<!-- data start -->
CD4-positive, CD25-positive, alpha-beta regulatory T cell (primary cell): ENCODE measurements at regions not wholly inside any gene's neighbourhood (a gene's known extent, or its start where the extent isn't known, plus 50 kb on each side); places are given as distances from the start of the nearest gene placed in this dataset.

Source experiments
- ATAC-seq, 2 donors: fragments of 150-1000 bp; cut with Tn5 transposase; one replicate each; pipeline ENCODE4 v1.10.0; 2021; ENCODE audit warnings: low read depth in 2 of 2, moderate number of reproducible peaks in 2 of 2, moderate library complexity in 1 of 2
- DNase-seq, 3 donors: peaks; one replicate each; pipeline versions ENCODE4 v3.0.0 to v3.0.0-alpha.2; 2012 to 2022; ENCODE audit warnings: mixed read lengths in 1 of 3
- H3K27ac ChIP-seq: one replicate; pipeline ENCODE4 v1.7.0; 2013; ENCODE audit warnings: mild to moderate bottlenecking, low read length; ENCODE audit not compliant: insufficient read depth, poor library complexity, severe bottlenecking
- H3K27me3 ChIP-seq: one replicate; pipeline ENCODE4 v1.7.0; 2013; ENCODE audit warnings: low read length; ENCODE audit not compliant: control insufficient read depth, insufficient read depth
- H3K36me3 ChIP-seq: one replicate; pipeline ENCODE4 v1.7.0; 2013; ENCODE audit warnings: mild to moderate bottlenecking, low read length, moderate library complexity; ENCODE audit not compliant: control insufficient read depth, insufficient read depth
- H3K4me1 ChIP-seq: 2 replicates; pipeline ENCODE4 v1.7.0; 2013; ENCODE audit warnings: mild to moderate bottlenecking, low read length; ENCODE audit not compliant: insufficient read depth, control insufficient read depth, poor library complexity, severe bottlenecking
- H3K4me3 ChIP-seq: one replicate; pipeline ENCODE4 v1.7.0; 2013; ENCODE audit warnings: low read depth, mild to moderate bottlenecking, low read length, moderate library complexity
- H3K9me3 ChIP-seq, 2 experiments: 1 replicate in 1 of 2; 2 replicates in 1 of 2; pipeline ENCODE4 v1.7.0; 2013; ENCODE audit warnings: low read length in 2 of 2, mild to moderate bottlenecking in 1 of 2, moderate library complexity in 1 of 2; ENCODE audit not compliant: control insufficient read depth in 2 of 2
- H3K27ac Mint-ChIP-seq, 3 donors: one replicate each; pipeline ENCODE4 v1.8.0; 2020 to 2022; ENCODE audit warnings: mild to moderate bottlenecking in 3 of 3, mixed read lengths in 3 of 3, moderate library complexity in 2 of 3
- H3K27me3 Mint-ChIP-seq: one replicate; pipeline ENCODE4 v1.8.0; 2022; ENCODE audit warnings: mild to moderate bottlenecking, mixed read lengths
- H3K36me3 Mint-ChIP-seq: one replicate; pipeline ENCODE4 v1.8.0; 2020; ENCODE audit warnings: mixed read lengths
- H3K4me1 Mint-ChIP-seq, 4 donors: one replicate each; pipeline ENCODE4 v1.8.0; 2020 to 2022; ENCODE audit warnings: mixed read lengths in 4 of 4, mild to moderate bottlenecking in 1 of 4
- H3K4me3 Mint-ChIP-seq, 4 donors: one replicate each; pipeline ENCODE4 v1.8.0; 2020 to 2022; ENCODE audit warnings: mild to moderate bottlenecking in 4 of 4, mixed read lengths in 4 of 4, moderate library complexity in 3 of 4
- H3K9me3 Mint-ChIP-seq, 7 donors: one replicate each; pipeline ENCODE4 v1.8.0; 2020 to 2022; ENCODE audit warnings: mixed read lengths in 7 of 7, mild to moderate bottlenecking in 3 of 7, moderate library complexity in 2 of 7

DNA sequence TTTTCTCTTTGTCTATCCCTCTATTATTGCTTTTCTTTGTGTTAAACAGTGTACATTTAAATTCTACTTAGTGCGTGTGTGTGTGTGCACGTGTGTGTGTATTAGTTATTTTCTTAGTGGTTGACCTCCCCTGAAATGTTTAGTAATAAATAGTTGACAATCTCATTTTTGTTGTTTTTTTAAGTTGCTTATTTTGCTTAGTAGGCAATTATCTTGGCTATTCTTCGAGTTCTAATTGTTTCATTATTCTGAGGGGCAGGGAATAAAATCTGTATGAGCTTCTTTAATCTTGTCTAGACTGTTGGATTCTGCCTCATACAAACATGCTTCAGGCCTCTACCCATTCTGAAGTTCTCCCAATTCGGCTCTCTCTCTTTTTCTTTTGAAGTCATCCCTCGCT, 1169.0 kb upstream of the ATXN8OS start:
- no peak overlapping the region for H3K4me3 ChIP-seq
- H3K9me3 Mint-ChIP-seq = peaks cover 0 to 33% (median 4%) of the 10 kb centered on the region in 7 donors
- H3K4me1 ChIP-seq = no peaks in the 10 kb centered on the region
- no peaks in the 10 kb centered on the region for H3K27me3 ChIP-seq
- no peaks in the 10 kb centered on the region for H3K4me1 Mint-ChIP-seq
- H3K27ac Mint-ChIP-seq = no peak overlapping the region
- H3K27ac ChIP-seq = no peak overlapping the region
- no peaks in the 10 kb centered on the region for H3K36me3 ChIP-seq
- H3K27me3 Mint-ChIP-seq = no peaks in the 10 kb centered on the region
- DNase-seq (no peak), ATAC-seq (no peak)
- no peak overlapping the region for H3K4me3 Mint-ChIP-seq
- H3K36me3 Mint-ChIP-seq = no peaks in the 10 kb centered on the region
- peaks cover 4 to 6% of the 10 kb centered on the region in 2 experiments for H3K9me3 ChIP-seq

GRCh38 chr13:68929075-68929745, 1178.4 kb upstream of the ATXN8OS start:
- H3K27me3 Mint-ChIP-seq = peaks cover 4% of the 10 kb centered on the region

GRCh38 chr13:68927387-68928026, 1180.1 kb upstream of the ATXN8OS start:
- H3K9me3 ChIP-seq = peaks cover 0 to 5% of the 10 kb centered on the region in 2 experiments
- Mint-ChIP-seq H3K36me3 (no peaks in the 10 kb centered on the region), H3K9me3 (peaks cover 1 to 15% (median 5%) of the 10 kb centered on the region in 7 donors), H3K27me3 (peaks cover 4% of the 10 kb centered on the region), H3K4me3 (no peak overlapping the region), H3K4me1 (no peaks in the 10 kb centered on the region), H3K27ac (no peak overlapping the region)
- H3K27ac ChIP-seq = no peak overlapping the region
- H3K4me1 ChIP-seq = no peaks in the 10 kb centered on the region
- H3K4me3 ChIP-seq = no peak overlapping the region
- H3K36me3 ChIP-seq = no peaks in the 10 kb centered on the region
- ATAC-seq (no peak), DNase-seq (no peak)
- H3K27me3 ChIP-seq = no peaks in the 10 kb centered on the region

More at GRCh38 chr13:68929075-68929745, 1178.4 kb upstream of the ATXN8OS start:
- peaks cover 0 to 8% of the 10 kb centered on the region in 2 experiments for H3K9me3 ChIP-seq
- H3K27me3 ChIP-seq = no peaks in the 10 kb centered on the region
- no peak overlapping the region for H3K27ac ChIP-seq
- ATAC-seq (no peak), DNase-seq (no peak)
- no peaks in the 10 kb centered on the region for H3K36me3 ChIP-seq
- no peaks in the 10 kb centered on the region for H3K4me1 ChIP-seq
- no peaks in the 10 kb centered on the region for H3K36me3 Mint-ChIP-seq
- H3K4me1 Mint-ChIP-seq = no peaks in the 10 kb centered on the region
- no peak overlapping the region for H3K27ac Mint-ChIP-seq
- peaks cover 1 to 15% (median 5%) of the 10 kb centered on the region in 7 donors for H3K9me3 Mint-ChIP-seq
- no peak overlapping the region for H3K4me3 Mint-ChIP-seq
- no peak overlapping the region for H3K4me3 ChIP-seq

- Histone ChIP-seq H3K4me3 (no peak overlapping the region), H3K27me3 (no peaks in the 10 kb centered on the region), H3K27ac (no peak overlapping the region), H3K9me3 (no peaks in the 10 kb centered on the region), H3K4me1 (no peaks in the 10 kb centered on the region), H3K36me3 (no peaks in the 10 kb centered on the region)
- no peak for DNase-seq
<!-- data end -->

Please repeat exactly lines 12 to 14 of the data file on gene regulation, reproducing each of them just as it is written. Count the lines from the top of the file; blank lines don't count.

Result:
- H3K27me3 Mint-ChIP-seq: one replicate; pipeline ENCODE4 v1.8.0; 2022; ENCODE audit warnings: mild to moderate bottlenecking, mixed read lengths
- H3K36me3 Mint-ChIP-seq: one replicate; pipeline ENCODE4 v1.8.0; 2020; ENCODE audit warnings: mixed read lengths
- H3K4me1 Mint-ChIP-seq, 4 donors: one replicate each; pipeline ENCODE4 v1.8.0; 2020 to 2022; ENCODE audit warnings: mixed read lengths in 4 of 4, mild to moderate bottlenecking in 1 of 4